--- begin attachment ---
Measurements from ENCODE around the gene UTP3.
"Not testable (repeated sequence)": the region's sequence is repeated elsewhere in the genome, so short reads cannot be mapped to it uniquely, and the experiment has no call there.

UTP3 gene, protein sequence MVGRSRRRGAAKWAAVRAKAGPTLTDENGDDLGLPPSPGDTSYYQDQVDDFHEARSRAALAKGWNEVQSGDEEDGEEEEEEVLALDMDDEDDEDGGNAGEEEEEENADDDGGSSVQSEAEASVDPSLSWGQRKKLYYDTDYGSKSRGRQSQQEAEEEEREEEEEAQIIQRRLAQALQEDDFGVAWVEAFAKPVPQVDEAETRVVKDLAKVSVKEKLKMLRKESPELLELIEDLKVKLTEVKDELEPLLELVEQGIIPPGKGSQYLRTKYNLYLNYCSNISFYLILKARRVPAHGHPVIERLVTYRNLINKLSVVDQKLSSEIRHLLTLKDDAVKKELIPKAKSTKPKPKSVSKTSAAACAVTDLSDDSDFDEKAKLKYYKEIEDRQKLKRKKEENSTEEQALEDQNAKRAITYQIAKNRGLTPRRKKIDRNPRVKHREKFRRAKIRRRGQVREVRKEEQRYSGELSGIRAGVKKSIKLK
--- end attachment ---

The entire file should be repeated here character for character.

Measurements from ENCODE around the gene UTP3.
"Not testable (repeated sequence)": the region's sequence is repeated elsewhere in the genome, so short reads cannot be mapped to it uniquely, and the experiment has no call there.

UTP3 gene, protein sequence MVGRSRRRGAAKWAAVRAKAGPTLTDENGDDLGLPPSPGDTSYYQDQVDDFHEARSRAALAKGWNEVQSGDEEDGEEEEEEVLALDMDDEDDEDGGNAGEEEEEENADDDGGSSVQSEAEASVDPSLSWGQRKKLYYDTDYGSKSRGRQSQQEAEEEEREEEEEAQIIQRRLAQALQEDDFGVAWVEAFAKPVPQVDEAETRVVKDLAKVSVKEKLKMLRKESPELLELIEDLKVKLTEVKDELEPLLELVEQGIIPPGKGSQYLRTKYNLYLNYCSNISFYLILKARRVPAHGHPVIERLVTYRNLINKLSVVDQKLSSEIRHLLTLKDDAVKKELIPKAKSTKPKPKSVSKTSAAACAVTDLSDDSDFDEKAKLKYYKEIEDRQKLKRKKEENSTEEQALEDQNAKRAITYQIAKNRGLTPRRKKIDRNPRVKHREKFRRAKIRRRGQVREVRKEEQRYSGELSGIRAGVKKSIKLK